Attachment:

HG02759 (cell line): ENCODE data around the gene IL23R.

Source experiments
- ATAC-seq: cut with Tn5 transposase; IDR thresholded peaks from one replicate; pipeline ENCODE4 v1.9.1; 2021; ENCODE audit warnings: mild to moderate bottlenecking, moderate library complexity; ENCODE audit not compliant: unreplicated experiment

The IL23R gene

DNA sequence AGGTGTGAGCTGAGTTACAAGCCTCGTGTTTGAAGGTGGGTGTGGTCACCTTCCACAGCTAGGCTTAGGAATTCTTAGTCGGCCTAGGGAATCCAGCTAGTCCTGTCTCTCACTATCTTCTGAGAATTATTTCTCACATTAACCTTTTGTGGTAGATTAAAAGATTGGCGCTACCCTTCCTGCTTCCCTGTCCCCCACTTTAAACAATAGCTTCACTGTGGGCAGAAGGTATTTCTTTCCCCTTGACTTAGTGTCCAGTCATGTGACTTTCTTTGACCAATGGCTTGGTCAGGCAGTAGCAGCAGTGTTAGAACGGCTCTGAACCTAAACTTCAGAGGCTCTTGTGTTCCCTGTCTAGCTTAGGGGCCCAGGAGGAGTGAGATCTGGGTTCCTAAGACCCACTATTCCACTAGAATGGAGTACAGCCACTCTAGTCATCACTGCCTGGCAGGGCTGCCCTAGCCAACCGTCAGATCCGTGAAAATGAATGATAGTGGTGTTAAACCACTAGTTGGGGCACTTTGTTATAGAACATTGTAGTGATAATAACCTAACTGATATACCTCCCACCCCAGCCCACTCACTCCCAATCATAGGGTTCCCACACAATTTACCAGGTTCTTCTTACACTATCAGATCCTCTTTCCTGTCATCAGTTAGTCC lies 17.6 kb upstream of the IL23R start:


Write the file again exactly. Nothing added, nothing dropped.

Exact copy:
HG02759 (cell line): ENCODE data around the gene IL23R.

Source experiments
- ATAC-seq: cut with Tn5 transposase; IDR thresholded peaks from one replicate; pipeline ENCODE4 v1.9.1; 2021; ENCODE audit warnings: mild to moderate bottlenecking, moderate library complexity; ENCODE audit not compliant: unreplicated experiment

The IL23R gene

DNA sequence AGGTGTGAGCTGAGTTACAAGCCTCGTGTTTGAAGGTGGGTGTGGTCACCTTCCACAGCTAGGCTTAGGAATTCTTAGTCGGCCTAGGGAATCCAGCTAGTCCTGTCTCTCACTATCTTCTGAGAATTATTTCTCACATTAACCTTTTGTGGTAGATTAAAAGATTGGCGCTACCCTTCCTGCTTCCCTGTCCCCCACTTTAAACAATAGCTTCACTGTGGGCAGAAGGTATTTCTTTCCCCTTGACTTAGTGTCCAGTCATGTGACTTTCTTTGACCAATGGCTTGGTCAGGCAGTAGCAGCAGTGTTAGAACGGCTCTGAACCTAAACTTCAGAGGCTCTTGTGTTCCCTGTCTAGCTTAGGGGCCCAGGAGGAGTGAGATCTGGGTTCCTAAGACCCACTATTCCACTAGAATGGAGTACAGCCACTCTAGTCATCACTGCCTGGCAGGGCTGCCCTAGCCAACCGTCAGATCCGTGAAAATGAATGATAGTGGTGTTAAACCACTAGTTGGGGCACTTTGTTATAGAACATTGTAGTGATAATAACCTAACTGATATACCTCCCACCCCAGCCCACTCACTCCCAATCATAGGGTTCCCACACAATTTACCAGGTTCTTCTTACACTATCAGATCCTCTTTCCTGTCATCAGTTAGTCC lies 17.6 kb upstream of the IL23R start: